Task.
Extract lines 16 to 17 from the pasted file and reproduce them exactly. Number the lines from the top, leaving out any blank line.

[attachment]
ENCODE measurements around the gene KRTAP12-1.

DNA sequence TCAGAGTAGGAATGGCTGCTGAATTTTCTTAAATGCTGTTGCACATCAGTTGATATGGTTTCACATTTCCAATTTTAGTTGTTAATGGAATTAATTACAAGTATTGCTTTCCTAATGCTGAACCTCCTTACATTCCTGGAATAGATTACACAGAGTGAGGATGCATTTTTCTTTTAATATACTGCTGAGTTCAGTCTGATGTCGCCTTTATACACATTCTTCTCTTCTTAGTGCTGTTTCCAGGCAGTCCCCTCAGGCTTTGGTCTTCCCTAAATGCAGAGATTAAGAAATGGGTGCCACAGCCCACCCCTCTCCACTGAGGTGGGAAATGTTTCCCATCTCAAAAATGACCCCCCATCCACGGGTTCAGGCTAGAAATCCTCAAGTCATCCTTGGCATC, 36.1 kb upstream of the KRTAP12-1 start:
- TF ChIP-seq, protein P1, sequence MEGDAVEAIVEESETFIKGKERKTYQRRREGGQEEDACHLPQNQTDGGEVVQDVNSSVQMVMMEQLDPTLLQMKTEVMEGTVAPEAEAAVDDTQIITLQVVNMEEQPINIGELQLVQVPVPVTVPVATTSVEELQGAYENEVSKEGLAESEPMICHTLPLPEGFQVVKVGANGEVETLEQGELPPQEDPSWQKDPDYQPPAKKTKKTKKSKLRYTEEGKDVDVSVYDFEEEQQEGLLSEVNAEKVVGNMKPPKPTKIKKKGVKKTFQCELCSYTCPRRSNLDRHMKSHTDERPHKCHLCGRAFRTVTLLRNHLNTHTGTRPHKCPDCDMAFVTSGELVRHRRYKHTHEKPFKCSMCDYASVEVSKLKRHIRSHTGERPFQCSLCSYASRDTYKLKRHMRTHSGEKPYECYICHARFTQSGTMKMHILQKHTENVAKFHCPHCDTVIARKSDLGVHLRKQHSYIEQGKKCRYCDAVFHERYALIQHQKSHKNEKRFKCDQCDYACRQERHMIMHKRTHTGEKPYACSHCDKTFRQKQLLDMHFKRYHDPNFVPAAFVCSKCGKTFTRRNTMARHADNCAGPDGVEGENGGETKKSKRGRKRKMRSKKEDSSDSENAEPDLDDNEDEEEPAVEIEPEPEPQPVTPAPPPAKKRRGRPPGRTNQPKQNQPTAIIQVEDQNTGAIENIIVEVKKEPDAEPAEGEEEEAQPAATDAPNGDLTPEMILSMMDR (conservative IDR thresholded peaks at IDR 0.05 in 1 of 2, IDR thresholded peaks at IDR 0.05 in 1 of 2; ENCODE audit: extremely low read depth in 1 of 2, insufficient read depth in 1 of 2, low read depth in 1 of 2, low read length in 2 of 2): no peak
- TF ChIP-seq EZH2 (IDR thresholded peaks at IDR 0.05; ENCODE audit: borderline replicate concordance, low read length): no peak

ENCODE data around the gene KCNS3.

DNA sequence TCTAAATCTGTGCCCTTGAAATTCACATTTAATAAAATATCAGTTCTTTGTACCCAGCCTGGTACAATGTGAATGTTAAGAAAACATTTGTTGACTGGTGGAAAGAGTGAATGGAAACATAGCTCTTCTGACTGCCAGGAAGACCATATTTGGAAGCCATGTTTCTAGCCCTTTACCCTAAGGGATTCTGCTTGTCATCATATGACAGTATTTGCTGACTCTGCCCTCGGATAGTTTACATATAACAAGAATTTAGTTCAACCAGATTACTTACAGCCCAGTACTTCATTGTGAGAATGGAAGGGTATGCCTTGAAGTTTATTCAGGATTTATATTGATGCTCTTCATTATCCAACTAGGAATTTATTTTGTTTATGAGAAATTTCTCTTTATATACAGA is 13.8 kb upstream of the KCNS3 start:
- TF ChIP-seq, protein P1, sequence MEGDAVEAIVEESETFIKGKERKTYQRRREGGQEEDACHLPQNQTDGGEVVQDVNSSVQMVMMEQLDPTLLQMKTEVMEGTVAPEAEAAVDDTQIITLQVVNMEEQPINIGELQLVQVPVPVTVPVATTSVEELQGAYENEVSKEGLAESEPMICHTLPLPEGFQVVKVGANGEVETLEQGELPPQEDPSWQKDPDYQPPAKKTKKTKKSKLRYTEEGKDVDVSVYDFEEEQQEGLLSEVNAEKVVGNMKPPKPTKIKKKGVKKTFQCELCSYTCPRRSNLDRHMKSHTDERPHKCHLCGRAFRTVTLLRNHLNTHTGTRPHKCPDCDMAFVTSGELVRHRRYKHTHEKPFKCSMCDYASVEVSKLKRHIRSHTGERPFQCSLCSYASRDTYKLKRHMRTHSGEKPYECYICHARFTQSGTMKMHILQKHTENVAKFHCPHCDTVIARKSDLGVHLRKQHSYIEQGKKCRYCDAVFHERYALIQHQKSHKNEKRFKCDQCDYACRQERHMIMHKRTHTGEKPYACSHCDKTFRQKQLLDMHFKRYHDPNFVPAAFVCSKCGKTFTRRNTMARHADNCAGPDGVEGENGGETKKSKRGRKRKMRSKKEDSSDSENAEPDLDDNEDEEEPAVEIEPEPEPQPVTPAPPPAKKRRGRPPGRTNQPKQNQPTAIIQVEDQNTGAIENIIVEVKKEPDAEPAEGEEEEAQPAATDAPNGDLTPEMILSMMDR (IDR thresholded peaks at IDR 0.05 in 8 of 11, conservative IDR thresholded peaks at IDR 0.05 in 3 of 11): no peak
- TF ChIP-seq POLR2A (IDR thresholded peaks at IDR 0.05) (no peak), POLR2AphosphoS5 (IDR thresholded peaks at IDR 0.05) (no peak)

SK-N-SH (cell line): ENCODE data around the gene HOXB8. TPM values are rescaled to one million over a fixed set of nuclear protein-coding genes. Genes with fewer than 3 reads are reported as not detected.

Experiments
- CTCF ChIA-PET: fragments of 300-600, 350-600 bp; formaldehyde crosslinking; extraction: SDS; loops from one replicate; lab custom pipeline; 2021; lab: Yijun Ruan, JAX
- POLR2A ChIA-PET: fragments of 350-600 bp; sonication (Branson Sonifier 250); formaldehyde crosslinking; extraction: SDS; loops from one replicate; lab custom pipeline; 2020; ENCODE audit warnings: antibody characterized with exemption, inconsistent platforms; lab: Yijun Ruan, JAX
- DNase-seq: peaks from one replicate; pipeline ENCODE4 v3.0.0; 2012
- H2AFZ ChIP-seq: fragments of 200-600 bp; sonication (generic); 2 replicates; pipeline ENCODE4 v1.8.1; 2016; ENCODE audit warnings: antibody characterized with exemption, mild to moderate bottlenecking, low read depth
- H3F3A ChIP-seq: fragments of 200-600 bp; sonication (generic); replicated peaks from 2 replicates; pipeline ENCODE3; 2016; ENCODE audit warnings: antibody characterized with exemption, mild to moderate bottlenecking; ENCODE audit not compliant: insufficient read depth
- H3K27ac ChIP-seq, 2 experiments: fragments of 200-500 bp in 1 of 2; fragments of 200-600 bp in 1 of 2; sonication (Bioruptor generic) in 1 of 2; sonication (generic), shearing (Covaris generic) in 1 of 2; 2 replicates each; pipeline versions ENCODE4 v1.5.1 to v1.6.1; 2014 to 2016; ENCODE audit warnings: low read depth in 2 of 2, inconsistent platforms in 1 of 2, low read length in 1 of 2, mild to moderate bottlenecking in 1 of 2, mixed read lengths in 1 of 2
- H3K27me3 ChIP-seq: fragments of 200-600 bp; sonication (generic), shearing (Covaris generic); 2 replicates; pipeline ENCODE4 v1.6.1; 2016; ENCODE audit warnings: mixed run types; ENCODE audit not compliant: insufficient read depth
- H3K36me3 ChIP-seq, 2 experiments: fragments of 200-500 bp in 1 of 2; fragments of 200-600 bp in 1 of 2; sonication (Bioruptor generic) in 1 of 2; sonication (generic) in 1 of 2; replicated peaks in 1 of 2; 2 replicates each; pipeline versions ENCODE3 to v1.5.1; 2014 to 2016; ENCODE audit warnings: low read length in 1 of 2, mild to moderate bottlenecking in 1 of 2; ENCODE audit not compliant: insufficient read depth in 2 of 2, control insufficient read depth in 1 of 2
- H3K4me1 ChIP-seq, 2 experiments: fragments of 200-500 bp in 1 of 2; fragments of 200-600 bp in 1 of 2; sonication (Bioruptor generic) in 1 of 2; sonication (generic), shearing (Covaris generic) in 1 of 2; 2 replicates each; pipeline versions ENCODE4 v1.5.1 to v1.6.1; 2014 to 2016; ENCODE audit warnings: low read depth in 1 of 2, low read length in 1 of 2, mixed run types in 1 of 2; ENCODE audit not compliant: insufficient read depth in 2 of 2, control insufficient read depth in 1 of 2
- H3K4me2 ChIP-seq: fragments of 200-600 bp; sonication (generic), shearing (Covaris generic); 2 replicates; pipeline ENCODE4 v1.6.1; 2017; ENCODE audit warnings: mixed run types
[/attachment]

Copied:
- H3K27ac ChIP-seq, 2 experiments: fragments of 200-500 bp in 1 of 2; fragments of 200-600 bp in 1 of 2; sonication (Bioruptor generic) in 1 of 2; sonication (generic), shearing (Covaris generic) in 1 of 2; 2 replicates each; pipeline versions ENCODE4 v1.5.1 to v1.6.1; 2014 to 2016; ENCODE audit warnings: low read depth in 2 of 2, inconsistent platforms in 1 of 2, low read length in 1 of 2, mild to moderate bottlenecking in 1 of 2, mixed read lengths in 1 of 2
- H3K27me3 ChIP-seq: fragments of 200-600 bp; sonication (generic), shearing (Covaris generic); 2 replicates; pipeline ENCODE4 v1.6.1; 2016; ENCODE audit warnings: mixed run types; ENCODE audit not compliant: insufficient read depth